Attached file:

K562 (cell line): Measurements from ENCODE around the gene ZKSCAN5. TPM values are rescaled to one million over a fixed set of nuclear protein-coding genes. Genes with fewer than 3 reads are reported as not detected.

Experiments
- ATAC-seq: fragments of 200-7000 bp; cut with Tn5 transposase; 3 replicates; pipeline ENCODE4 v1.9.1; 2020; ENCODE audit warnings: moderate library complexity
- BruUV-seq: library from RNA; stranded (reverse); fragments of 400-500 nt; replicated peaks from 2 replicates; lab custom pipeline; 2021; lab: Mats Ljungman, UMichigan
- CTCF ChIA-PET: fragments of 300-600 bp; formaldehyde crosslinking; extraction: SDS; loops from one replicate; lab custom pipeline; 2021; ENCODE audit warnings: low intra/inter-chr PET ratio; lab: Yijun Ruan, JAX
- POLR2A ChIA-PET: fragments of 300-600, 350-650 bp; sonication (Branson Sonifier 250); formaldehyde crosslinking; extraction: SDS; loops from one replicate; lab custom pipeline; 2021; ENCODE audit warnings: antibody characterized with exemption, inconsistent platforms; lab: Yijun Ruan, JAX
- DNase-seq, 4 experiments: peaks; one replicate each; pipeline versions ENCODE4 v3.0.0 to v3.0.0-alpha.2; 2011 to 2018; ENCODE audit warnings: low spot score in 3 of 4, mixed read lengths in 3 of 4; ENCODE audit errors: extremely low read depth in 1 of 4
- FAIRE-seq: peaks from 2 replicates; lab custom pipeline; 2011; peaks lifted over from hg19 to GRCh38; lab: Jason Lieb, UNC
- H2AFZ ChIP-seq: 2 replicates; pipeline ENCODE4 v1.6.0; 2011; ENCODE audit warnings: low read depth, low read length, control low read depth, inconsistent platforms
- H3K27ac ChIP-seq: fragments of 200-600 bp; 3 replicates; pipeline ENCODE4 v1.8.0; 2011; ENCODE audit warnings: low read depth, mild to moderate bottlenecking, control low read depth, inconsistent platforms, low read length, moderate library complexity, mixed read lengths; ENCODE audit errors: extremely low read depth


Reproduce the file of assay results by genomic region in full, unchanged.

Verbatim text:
K562 (cell line): Measurements from ENCODE around the gene ZKSCAN5. TPM values are rescaled to one million over a fixed set of nuclear protein-coding genes. Genes with fewer than 3 reads are reported as not detected.

Experiments
- ATAC-seq: fragments of 200-7000 bp; cut with Tn5 transposase; 3 replicates; pipeline ENCODE4 v1.9.1; 2020; ENCODE audit warnings: moderate library complexity
- BruUV-seq: library from RNA; stranded (reverse); fragments of 400-500 nt; replicated peaks from 2 replicates; lab custom pipeline; 2021; lab: Mats Ljungman, UMichigan
- CTCF ChIA-PET: fragments of 300-600 bp; formaldehyde crosslinking; extraction: SDS; loops from one replicate; lab custom pipeline; 2021; ENCODE audit warnings: low intra/inter-chr PET ratio; lab: Yijun Ruan, JAX
- POLR2A ChIA-PET: fragments of 300-600, 350-650 bp; sonication (Branson Sonifier 250); formaldehyde crosslinking; extraction: SDS; loops from one replicate; lab custom pipeline; 2021; ENCODE audit warnings: antibody characterized with exemption, inconsistent platforms; lab: Yijun Ruan, JAX
- DNase-seq, 4 experiments: peaks; one replicate each; pipeline versions ENCODE4 v3.0.0 to v3.0.0-alpha.2; 2011 to 2018; ENCODE audit warnings: low spot score in 3 of 4, mixed read lengths in 3 of 4; ENCODE audit errors: extremely low read depth in 1 of 4
- FAIRE-seq: peaks from 2 replicates; lab custom pipeline; 2011; peaks lifted over from hg19 to GRCh38; lab: Jason Lieb, UNC
- H2AFZ ChIP-seq: 2 replicates; pipeline ENCODE4 v1.6.0; 2011; ENCODE audit warnings: low read depth, low read length, control low read depth, inconsistent platforms
- H3K27ac ChIP-seq: fragments of 200-600 bp; 3 replicates; pipeline ENCODE4 v1.8.0; 2011; ENCODE audit warnings: low read depth, mild to moderate bottlenecking, control low read depth, inconsistent platforms, low read length, moderate library complexity, mixed read lengths; ENCODE audit errors: extremely low read depth